Guys who say "He got 6 RBI last night" - No, he got 6 RBIs last night.

The phonetic pronunciations of Latin names that Jon Miller is constantly trying to do.

KingXerxes
04-29-2008, 12:13 AM
So if this 'Run and Hit' concept truly exists, then there must be some distinction between a 'Run and Hit' and a straight steal, right??? However, based off of most of these replies there is no difference. In both situations the hitter is aware of the runners intentions and still has the freedom to do as he please during his at bat. I dont claim to know more about baseball than the average joe, but I feel like something just aint right here.

I'm in your camp.

How did the Perfectos do tonight - or don't you watch them?

UofCSoxFan
04-29-2008, 12:15 AM
So if this 'Run and Hit' concept truly exists, then there must be some distinction between a 'Run and Hit' and a straight steal, right??? However, based off of most of these replies there is no difference. In both situations the hitter is aware of the runners intentions and still has the freedom to do as he please during his at bat. I dont claim to know more about baseball than the average joe, but I feel like something just aint right here.

I mean in college we had a rule that with 0 strikes you'd swing and miss on purpose to protect the runner by not letting the catcher step up and catcht the ball, unless the pitch was in the dirt. This is b/c you still had 2 strikes to play with, on a straight steal. With one strike (or two strikes) you could swing away if the pitch was there, since asking a player to take a hittable pitch for strike 2 was unreasonable. This one or two strike approach seems like a run and hit whereas the 0 strike approach would be a straight steal. That's the only distinction I can see but I'm not sure I'm interpreting this right.

UofCSoxFan
04-29-2008, 12:18 AM
Other aggravations:

Mentioned by voodoo - The Fair Pole - No, it's a Foul Pole.

Guys who say "He got 6 RBI last night" - No, he got 6 RBIs last night.

The phonetic pronunciations of Latin names that Jon Miller is constantly trying to do.

Technically speaking, 6 RBI is correct, even though 6 RBIs may sound better.

I hitter gets six Runs Batted In not six Run Batted Ins

StLSoxPride
04-29-2008, 12:23 AM
No King, im not a big cardinals guy, and i wasnt aware of the whole perfectos thing either, i might have to try using that next time i encounter some fans.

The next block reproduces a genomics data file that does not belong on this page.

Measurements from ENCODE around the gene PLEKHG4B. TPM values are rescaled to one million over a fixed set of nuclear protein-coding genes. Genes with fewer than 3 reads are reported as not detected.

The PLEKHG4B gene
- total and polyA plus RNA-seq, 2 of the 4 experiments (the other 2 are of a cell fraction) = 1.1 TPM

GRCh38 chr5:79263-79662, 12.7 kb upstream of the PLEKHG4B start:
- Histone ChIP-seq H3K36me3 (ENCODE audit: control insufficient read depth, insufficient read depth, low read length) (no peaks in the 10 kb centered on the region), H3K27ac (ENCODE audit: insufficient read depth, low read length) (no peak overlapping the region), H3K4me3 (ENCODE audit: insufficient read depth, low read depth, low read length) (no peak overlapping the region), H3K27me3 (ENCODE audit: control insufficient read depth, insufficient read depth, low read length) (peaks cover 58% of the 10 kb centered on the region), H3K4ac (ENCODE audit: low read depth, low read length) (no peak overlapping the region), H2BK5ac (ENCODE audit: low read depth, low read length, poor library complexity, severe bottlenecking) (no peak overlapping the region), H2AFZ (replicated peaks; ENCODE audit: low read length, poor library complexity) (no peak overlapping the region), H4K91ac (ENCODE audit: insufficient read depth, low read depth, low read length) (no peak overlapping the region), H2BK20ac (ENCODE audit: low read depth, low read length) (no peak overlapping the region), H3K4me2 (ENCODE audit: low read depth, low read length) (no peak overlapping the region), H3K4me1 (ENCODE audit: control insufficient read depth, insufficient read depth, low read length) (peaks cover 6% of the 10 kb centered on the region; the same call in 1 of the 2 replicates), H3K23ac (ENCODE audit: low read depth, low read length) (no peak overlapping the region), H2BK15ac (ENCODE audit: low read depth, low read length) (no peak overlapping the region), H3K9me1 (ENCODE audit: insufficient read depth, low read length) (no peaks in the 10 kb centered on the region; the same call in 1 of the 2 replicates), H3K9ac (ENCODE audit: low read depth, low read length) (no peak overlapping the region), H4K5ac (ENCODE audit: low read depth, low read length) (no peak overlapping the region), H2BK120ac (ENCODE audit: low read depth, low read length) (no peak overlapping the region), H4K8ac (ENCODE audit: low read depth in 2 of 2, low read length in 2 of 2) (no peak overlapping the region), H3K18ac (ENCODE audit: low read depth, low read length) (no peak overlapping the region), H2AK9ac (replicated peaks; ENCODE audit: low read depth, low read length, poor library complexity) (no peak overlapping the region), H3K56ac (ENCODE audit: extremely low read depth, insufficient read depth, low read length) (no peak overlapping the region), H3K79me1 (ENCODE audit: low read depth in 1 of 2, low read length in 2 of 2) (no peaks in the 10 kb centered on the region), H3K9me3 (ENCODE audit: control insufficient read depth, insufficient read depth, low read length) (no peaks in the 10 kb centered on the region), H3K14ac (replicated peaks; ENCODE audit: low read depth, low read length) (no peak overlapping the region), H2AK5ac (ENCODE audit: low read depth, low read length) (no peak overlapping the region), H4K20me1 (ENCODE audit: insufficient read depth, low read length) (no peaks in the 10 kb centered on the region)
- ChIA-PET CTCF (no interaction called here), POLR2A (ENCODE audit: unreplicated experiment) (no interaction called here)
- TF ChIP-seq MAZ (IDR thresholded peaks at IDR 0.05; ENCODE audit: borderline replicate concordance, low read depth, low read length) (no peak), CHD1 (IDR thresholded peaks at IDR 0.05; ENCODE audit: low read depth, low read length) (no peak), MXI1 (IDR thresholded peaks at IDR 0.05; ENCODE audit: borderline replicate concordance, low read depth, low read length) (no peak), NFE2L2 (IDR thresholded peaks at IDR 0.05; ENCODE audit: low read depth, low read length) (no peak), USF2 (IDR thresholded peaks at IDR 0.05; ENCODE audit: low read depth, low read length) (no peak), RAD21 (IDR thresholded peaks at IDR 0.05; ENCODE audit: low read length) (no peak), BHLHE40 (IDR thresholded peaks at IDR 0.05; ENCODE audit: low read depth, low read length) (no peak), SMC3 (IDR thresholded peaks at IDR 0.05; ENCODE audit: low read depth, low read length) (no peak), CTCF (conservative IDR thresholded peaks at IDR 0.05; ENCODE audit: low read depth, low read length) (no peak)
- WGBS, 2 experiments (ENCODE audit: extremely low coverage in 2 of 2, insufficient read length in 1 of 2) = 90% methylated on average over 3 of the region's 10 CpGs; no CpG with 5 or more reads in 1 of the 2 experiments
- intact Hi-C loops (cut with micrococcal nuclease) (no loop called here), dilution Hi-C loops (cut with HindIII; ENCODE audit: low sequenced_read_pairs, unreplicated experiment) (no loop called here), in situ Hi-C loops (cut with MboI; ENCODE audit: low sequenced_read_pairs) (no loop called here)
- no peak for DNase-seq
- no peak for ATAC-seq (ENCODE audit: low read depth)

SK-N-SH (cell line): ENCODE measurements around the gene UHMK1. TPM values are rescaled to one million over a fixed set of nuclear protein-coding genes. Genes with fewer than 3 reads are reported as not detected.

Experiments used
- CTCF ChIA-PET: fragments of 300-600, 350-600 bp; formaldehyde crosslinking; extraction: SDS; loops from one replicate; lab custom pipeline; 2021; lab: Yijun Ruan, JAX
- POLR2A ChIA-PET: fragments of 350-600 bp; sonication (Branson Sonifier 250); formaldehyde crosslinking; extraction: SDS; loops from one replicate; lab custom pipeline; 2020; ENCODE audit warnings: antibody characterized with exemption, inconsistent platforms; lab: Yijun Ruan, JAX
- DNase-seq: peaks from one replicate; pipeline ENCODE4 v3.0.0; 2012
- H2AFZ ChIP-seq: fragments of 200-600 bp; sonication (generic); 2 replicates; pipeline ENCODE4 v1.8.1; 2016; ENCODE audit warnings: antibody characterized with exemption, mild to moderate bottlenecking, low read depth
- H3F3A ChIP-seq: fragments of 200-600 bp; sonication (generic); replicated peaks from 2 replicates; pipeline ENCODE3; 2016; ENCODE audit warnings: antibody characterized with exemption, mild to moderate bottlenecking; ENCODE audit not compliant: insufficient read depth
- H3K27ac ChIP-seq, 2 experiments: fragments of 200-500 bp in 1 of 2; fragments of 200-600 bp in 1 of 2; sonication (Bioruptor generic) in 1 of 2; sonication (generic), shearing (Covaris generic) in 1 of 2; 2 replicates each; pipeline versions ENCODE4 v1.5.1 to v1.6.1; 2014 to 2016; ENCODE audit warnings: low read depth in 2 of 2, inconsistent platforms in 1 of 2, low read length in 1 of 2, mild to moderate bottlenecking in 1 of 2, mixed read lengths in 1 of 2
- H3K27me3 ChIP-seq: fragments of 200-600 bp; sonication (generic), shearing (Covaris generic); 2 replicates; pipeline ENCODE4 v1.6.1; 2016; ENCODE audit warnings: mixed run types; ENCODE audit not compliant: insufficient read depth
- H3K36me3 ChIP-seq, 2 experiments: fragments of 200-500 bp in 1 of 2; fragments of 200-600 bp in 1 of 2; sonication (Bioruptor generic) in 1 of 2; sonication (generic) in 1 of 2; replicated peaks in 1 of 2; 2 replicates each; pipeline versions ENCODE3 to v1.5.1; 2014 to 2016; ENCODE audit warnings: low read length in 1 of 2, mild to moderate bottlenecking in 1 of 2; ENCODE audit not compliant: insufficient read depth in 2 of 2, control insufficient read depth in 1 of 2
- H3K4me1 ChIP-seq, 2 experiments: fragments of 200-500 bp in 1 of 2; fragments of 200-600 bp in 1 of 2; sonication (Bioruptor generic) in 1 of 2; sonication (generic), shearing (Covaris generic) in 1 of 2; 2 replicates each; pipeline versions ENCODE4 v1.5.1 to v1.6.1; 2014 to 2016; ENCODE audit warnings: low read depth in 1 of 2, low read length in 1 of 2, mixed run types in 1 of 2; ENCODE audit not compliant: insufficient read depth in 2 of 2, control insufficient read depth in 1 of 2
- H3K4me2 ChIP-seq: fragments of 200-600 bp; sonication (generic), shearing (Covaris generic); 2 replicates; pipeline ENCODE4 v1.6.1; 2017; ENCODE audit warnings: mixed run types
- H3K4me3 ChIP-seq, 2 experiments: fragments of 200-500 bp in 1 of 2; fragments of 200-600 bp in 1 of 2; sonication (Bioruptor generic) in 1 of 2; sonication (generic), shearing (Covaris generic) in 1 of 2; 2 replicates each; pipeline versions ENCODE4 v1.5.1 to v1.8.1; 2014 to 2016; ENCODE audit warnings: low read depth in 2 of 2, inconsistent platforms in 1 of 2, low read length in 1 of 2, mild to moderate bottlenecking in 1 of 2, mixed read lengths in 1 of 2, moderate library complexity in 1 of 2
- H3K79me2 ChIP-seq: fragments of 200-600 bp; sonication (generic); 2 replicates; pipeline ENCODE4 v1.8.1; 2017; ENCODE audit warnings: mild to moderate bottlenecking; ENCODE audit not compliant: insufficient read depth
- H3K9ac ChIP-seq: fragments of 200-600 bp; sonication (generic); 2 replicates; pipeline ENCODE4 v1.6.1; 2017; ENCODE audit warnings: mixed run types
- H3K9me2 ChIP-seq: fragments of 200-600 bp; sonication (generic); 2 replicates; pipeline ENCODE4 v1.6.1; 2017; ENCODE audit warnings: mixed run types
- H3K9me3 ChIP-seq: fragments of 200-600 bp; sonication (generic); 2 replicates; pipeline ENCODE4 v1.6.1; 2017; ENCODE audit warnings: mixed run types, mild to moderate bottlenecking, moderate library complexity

StLSoxPride
04-29-2008, 12:26 AM
i dont mean to get technical u of c, but if a hitter gets 1 Run Batted In, and another gets 6 Runs Batted In, that extra s has to go somewhere and RSBI doesnt flow off the tongue very well

btrain929
04-29-2008, 12:30 AM
Well, a majority of the time, if you have a guy who is fast/steals a lot of bases, he has the green light/you don't tell him to steal. So in those scenarios, the batter doesn't know if/when he's stealing.

With a run and hit, the hitter knows he's going, and has the option of swinging. I wouldn't say that on a straight steal, a hitter ever has the take sign. But I WOULD say that if you're a smart hitter and you have a burner on 1st, it's in your best interest to take so you have a chance at hitting a man in with a man in scoring position.

Again, this is just based off of my baseball-playing career and what I've learned/been taught.

I'll change this part of my post. Typically, when you do a straight steal, it is with a burner, a guy who should have no problem stealing the next base. So, yes, it's understood that your going to take the pitch because 9/10 times, he will do it successfully and now you have a runner in scoring position and you have a chance to drive in a RBI.

You hardly see a straight steal with a guy of below average speed because that just wouldn't make sense. More times than not, he's going to be thrown out. Also, you will never see Konerko or Thome in a run and hit. You WILL see them in a hit and run though because they will be protected.

Now, times that you would use a run and hit? A guy with average speed (Carlos Lee, Carlos Quentin, Derrick Lee, etc). These guys have decent speed, and have a chance at beating a steal straight up. If the hitter puts it in play, even better.

Another time you could use it is if the pitcher does not have good control/somewhat wild that day. This way, if the batter has the option and sees its a slider waaaaaay outside, he's not going to swing because it's not a hit and run, it's a ball and now is ahead of the count, the runner has decent speed, and a catcher probably won't throw him out if he has to dive outside to catch the ball.

This all makes sense in my head, but I'm sure this all has done nothing but confuse the hell out of you guys LOL. If so, my apologies.

Nellie_Fox
04-29-2008, 12:30 AM
i dont mean to get technical u of c, but if a hitter gets 1 Run Batted In, and another gets 6 Runs Batted In, that extra s has to go somewhere and RSBI doesnt flow off the tongue very wellNo it doesn't have to go somewhere; it's an "initialism," which just uses the first letter of each word. Runs Batted In.